A toothbrush is the main tool you use to clean your teeth. It plays an important role in keeping the mouth and body healthy. But do you know everything about your toothbrush? Read through and some of these facts may surprise you!

1.      The original ‘toothbrush’ was a stick.

The earliest record of “toothbrushes” dated back to 3500BC. Chew sticks were found beside buried Babylonians. The material used for this basic toothbrush was a twig that had two purposes. The one frayed end was for brushing, while the other pointed end was a toothpick. The ancient Chinese, Greeks, Romans, and Egyptians also used these chew sticks.

2.      The Chinese invented the first toothbrush bristles.

The Chinese invented the first toothbrush bristles around the 1400s. They used pig’s hair for the bristles and bamboo or bone for the handles. These toothbrushes were exported from China to Europe in the 17th century. But the Europeans found the bristles too firm. Because of that, they started using softer alternatives like horsehair or feathers.

3.      A prisoner invented the first mass-produced toothbrush.

William Addis invented the first mass-produced toothbrush. He was an Englishman jailed for inciting a riot in 1770. His invention started when he saw his fellow prisoners cleaning their teeth with a rag and salt. He thought that there might be a better option than doing it too. Addis saved an animal bone after dinner and obtained horse hairs from a guard. Records state that he made tiny holes on the bone, inserted the bristles, and sealed it with glue. He used this during his stay in the prison.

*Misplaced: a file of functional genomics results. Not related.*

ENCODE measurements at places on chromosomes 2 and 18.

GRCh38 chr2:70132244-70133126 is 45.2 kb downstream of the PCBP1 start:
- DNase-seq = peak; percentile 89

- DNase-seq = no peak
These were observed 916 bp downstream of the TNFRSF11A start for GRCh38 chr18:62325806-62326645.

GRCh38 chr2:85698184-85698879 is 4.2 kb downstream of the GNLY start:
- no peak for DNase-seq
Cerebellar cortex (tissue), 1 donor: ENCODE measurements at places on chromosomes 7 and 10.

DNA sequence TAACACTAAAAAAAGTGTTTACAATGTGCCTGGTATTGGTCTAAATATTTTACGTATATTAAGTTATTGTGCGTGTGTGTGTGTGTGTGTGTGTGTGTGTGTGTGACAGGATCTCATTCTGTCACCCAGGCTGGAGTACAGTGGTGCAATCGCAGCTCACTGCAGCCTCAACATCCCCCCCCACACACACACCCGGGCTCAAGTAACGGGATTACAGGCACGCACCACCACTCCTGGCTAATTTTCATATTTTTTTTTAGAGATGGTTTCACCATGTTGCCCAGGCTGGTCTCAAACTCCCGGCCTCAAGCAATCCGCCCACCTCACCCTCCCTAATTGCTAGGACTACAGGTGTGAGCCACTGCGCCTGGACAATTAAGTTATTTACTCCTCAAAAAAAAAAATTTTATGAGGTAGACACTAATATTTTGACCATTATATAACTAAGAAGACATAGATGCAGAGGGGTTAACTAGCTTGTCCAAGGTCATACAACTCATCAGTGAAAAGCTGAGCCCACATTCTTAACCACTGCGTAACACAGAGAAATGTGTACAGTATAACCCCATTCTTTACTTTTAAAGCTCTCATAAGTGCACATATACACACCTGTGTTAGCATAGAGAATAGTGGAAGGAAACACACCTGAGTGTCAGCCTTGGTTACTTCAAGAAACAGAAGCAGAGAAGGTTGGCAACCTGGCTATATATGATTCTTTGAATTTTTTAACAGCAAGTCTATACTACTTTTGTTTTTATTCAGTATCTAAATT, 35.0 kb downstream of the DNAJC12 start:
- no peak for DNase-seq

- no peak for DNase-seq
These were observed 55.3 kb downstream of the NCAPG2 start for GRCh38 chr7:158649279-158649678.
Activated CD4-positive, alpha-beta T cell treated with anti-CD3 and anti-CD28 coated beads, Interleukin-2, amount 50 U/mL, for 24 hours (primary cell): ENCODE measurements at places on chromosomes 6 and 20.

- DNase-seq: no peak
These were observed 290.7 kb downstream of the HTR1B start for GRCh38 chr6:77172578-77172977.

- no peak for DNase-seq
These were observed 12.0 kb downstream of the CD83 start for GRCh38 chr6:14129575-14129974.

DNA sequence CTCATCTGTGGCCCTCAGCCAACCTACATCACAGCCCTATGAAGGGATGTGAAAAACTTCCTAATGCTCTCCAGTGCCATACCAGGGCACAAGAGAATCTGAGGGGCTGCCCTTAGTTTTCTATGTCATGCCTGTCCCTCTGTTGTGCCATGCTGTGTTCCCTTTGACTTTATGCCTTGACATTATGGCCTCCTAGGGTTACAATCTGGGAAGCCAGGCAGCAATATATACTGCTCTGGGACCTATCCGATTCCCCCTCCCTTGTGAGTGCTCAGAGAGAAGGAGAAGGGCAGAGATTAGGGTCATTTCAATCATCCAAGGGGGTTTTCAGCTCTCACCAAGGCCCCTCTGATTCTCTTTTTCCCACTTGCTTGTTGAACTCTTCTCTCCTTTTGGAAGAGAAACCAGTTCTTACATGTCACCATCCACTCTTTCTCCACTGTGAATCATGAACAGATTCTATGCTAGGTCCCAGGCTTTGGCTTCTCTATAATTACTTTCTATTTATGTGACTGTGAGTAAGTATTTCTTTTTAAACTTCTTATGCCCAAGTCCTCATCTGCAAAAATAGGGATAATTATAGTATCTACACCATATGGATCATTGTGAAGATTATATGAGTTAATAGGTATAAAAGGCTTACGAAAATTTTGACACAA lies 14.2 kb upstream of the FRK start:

Addis then founded Addis Company after his release. He manufactured four types of toothbrushes. These became widely known in London and across Europe. His company, Addis Houseware/Wisdom Toothbrush, still exists in the United Kingdom today.

4.      Nylon bristles first appeared in 1938.

DuPont Company invented nylon in 1935. This was over 150 years after Addis began producing his toothbrushes. In 1938, nylon-bristled toothbrushes went into production. The adaption from natural to artificial bristles happened fast. This is because nylon bristles are more sanitary than the traditional pig hair bristles.

5.      The first three-row bristled toothbrush was invented around 1844.

Toothbrushes used to have a single row of bristles. But toothbrush manufacturers saw the advantage of three-row bristles. It can cover more surface area. They began manufacturing it around 1844. It became the trend for most commercial toothbrushes because of their proven effectiveness.

6.      The first electric toothbrush was Broxodent.

A Swiss doctor named Dr. Phillippe G. Woog invented the Broxodent in 1954. He made it for people with limited mobility. But this electric toothbrush should be plugged in and run on live voltage. Broxodent sold well but did not explode in popularity.

General Electric produced a rechargeable and cordless electric toothbrush in 1961. The Broxodent inspired this invention. This more convenient version of the electric toothbrush gained popularity. Improved models began to storm the market then after.

7.      Covering your toothbrush can increase bacterial growth.